Two-thirds (67%) of people in the UK said they would support fracking if it delivered lower energy bills, a new survey has revealed.
Following months of heated debate and protests against fracking plans by Cuadrilla at Balcombe in West Sussex, support for the controversial technique of extracting shale gas still exists.
However, only 16% said they would support fracking near where they live but a third (31%) would be happy for it to take place in someone else’s backyard or overseas (36% ).
The survey of 2,099 adults from market research firm Viewsbank also found 64% would back fracking if it created jobs and if it proved to be important for delivering future energy needs.
That high level of support fades when there’s a hint of “noise and inconvenience for locals” as more than half of consumers said these would make them oppose it.
The results also show only 39% believe fracking will cut household energy bills compared to 42% who think it will cause environmental damage – the main reason cited by those who opposing fracking.
The news comes as Cuadrilla confirmed it is pulling out of one of its potential fracking sites in Lancashire while a report released recently suggested shale gas won’t make the UK self-sufficient for gas and is unlikely to bring down the cost of electricity.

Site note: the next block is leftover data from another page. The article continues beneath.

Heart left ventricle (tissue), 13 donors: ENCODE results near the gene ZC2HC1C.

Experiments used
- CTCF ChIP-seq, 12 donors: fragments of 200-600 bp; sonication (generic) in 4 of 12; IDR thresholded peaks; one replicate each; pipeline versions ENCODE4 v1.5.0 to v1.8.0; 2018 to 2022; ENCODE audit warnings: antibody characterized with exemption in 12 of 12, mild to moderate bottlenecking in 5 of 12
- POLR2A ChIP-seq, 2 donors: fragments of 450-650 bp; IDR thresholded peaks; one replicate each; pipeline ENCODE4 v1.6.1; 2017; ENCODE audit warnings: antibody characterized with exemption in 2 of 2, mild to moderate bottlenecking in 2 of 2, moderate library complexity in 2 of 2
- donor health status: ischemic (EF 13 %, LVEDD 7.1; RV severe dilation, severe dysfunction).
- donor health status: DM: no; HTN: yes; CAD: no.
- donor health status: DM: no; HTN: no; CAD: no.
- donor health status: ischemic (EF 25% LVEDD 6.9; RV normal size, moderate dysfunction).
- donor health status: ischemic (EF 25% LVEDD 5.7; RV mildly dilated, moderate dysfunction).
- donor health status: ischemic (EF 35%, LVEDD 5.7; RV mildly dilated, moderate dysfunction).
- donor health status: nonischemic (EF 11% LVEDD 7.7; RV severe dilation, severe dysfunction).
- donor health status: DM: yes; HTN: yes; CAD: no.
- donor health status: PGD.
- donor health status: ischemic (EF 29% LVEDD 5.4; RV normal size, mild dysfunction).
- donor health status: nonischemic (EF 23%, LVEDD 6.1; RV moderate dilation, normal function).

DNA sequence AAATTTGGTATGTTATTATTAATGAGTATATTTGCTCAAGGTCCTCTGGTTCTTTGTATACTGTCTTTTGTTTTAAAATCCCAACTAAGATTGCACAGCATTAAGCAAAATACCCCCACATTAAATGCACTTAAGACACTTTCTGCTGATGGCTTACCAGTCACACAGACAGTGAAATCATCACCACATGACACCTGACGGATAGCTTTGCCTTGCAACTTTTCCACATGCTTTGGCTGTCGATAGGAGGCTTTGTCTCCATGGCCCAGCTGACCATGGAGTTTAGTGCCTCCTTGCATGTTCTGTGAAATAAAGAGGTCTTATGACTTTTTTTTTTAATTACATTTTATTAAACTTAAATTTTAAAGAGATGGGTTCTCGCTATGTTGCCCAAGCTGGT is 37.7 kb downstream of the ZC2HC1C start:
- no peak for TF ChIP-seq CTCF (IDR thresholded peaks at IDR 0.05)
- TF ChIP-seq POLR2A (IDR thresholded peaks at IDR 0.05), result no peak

David Black from Viewsbank said: “The fracking debate has been widely aired in the media but it is clear that people do not consider themselves particularly well-informed. Proponents and opponents can both take positives from the research.
“Many remain undecided but there is a definite undercurrent that people are happy to support fracking just as long as it is not in their backyard.”
Incredibly despite all the media fuss, a quarter of people have never heard of the process. The survey also found only 9% of consumers consider themselves “well-informed” about fracking.